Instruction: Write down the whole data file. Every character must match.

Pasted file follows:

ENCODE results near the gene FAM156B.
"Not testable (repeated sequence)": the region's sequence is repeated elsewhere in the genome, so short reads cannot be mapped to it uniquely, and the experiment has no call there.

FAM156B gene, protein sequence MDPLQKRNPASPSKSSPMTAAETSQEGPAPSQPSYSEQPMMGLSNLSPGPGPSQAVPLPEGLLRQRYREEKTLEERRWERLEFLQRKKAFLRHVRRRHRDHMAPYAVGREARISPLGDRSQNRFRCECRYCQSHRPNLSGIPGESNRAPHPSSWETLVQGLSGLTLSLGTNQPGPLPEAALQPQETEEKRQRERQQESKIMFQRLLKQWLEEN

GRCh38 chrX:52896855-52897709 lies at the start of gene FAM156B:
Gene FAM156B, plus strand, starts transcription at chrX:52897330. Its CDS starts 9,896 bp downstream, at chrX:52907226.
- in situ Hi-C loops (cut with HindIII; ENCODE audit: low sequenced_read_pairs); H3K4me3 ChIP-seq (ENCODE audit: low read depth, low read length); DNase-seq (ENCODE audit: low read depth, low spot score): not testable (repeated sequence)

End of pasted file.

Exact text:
ENCODE results near the gene FAM156B.
"Not testable (repeated sequence)": the region's sequence is repeated elsewhere in the genome, so short reads cannot be mapped to it uniquely, and the experiment has no call there.

FAM156B gene, protein sequence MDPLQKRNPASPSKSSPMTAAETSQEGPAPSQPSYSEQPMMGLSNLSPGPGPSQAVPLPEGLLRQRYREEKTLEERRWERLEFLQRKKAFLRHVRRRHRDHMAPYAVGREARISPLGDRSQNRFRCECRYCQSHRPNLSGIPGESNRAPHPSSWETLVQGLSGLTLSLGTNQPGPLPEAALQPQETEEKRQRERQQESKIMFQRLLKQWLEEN

GRCh38 chrX:52896855-52897709 lies at the start of gene FAM156B:
Gene FAM156B, plus strand, starts transcription at chrX:52897330. Its CDS starts 9,896 bp downstream, at chrX:52907226.
- in situ Hi-C loops (cut with HindIII; ENCODE audit: low sequenced_read_pairs); H3K4me3 ChIP-seq (ENCODE audit: low read depth, low read length); DNase-seq (ENCODE audit: low read depth, low spot score): not testable (repeated sequence)